Wednesday, 14 September 2011

Ray Parks – a young, precocious, furious UAAP MVP

Posted by chardyboy on Wednesday, September 14, 2011 0 comments


An athlete who knows himself is unstoppable. The soul is the zone
that every athlete must strive to enter
." – J.R. Moehringer

The UAAP will proclaim an 18-year old as king of college basketball. Yet the teen-ager is upset. He’s upset because his team didn’t go as far as he wanted. He’s upset because he couldn’t give his team more points. Or rebounds. Or assists. Or steals. Or blocks. Or wins.

“Next season will be a better year," Ray declares. “I can tell you that much." 

What a child wants, he tries to get. Once he fails to get it, his world crumbles. Ray Parks, the son of a 7-time PBA Best Import, the cornerstone of NU’s ambitious bid for dominance, is acting like a child. And it’s a great thing. Ironically, he’ll be better because of it. Because he refuses to settle for less. Because he takes little pride in moral victories. Because a franchise player must want to, even irrationally so, win more than anyone else.

“Each time we lose, my teammates use the word ‘bawi’. I hate that word," Ray admits. “Every time somebody says that I want to say ‘I don’t want the next game, I want THIS game.’ I hate losing."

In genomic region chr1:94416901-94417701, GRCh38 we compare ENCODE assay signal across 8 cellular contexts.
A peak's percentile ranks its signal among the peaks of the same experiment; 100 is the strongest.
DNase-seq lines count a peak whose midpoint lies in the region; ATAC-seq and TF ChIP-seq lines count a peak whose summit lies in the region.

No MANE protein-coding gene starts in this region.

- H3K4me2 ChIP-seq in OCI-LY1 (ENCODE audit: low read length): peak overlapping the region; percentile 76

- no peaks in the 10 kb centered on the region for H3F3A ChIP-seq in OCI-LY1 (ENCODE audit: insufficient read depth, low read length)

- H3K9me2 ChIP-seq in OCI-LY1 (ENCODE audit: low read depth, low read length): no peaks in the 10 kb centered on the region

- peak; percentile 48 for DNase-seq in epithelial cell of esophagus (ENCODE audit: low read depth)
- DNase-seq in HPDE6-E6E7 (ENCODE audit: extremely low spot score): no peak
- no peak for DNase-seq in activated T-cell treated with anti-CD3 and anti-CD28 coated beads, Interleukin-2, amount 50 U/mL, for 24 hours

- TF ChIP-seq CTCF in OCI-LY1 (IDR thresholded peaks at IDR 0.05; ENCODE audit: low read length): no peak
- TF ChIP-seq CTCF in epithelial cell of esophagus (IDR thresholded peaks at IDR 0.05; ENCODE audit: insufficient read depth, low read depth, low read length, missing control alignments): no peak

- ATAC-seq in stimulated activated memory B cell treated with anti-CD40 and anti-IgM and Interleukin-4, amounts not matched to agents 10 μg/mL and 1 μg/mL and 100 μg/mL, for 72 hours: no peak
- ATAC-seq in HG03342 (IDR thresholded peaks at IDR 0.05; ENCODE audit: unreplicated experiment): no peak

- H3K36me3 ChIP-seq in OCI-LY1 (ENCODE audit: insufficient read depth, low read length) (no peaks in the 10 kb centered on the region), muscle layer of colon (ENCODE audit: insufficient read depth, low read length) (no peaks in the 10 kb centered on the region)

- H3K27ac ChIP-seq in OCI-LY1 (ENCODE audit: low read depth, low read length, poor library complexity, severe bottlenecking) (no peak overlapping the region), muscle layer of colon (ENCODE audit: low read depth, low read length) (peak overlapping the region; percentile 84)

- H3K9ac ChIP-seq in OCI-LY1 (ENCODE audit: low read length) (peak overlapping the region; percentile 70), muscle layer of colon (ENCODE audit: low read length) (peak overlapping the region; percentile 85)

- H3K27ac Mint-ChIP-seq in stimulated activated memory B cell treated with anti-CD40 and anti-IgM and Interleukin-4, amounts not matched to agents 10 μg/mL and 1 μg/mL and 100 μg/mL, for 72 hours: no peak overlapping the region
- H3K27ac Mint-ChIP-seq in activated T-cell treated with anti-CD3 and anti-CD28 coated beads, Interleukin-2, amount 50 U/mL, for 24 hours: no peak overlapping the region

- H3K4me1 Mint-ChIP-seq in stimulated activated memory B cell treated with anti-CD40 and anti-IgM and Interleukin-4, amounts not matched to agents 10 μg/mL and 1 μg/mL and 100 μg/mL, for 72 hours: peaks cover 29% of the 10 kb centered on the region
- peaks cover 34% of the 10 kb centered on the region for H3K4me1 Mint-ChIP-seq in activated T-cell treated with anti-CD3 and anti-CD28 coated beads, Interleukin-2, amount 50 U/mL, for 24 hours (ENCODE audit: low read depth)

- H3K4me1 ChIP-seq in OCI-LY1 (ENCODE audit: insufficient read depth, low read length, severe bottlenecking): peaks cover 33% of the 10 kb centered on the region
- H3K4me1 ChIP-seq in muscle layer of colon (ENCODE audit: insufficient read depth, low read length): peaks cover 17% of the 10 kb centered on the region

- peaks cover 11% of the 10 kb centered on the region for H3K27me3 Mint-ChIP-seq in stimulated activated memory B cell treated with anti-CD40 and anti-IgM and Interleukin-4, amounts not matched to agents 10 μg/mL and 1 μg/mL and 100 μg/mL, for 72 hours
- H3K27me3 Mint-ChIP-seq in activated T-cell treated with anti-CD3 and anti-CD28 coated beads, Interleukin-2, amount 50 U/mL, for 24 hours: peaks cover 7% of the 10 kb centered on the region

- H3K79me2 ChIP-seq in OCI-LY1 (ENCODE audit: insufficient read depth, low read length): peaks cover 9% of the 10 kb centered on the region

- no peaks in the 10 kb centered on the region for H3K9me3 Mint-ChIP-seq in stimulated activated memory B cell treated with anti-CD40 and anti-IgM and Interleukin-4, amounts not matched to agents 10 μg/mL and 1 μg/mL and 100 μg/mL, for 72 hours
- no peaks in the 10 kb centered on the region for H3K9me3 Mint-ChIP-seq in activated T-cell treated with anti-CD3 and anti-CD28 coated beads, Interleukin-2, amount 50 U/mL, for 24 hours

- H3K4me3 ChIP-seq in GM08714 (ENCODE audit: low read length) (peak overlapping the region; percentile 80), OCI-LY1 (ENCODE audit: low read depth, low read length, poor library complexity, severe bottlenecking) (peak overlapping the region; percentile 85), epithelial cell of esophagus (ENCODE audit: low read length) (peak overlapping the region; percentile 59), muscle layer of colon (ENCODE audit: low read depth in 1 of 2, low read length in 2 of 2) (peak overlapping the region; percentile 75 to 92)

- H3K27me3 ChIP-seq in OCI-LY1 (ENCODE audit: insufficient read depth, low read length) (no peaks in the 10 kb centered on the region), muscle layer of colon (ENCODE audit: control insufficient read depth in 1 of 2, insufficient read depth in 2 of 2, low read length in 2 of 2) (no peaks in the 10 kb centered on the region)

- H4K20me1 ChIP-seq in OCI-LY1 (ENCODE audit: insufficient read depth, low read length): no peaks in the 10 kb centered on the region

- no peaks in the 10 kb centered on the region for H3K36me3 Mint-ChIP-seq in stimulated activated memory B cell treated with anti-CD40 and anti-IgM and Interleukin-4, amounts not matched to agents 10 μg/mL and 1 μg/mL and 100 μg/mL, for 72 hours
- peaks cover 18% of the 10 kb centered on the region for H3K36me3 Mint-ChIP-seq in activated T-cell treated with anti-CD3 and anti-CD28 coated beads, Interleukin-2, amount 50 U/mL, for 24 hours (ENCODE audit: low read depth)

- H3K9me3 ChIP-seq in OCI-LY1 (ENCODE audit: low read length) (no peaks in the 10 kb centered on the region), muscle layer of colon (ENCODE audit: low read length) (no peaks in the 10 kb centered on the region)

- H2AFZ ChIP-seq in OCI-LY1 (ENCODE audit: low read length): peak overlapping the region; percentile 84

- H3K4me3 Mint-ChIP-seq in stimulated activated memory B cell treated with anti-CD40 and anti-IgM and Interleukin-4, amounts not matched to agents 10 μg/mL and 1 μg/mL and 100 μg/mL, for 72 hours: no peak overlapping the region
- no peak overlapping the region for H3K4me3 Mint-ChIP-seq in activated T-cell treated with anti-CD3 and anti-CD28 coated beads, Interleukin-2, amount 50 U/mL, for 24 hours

After his team misses the Final Four with six wins and eight losses, a mature player might react, “It’s only the start. Hopefully we can improve during the off-season and do better next year. What’s important is we competed in almost every game. There’s nowhere to go but up."

But Ray Parks is mature. He’s just not the kind of mature-talking player we’re used to. Some players shine because they’re humble. Ray stands out because he’s honest.

“I’ll tell you straight up what I see," Ray says. “Because I want others to be the same with me." 

Ang bata hindi marunong magsinungaling. Ray Parks knows he’s good. He’s not afraid to show it. It’s the most honest way to play – if you can score, go score. Opponents know he’s good. They’re not afraid to shut him down. It’s the most honest way to defend a player ready to score 30 points in a 40-minute game.

“Ray has been double-teamed. He’s had to do more. He’s playing like an import," Bobby Parks Senior shares. “And the more he gets used to that. It’s going to make him so much better." 

I’m amazed Ray Parks is still a child – albeit a man-child who can do it all. Imagine what he’ll do once he becomes a man. For now, he’s upset. Even when he makes an impossible behind-the-back pass while trying to save the ball from going out of bounds, while teammates on the bench rise from their seats to see the improbable (the scene inexplicably gets better) and his behind-the-back pass turns into an immaculate shot and no words can describe the insanity of what transpires, he fumes. Ray, as his statistics suggest, ruled the UAAP. It’s not enough. National University’s boy king wants to rule the world. —GMA News


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